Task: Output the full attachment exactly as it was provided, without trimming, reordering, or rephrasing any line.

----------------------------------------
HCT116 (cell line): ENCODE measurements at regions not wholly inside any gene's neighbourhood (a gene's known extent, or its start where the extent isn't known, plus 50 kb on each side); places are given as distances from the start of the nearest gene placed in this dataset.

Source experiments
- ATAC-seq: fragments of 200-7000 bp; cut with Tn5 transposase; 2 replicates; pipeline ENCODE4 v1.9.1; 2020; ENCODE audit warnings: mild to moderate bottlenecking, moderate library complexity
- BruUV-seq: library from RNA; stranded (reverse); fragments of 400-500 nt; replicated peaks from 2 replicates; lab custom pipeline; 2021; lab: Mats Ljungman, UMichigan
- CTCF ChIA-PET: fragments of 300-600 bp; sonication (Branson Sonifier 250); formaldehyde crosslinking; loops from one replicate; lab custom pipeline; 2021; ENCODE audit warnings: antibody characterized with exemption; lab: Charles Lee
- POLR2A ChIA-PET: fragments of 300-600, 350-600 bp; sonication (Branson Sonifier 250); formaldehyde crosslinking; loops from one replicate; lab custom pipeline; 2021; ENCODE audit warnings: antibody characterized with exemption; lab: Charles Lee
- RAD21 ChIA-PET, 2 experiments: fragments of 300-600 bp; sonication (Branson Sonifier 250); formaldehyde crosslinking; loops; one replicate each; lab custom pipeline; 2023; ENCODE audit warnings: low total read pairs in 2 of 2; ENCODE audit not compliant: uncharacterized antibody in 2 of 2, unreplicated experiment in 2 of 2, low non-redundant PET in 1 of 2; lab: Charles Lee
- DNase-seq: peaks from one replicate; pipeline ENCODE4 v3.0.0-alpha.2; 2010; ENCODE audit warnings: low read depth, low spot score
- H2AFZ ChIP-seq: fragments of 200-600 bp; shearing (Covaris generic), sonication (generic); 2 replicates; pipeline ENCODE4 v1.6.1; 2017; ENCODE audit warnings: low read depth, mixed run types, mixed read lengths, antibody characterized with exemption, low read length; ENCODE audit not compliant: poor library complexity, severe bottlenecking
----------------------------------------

HCT116 (cell line): ENCODE measurements at regions not wholly inside any gene's neighbourhood (a gene's known extent, or its start where the extent isn't known, plus 50 kb on each side); places are given as distances from the start of the nearest gene placed in this dataset.

Source experiments
- ATAC-seq: fragments of 200-7000 bp; cut with Tn5 transposase; 2 replicates; pipeline ENCODE4 v1.9.1; 2020; ENCODE audit warnings: mild to moderate bottlenecking, moderate library complexity
- BruUV-seq: library from RNA; stranded (reverse); fragments of 400-500 nt; replicated peaks from 2 replicates; lab custom pipeline; 2021; lab: Mats Ljungman, UMichigan
- CTCF ChIA-PET: fragments of 300-600 bp; sonication (Branson Sonifier 250); formaldehyde crosslinking; loops from one replicate; lab custom pipeline; 2021; ENCODE audit warnings: antibody characterized with exemption; lab: Charles Lee
- POLR2A ChIA-PET: fragments of 300-600, 350-600 bp; sonication (Branson Sonifier 250); formaldehyde crosslinking; loops from one replicate; lab custom pipeline; 2021; ENCODE audit warnings: antibody characterized with exemption; lab: Charles Lee
- RAD21 ChIA-PET, 2 experiments: fragments of 300-600 bp; sonication (Branson Sonifier 250); formaldehyde crosslinking; loops; one replicate each; lab custom pipeline; 2023; ENCODE audit warnings: low total read pairs in 2 of 2; ENCODE audit not compliant: uncharacterized antibody in 2 of 2, unreplicated experiment in 2 of 2, low non-redundant PET in 1 of 2; lab: Charles Lee
- DNase-seq: peaks from one replicate; pipeline ENCODE4 v3.0.0-alpha.2; 2010; ENCODE audit warnings: low read depth, low spot score
- H2AFZ ChIP-seq: fragments of 200-600 bp; shearing (Covaris generic), sonication (generic); 2 replicates; pipeline ENCODE4 v1.6.1; 2017; ENCODE audit warnings: low read depth, mixed run types, mixed read lengths, antibody characterized with exemption, low read length; ENCODE audit not compliant: poor library complexity, severe bottlenecking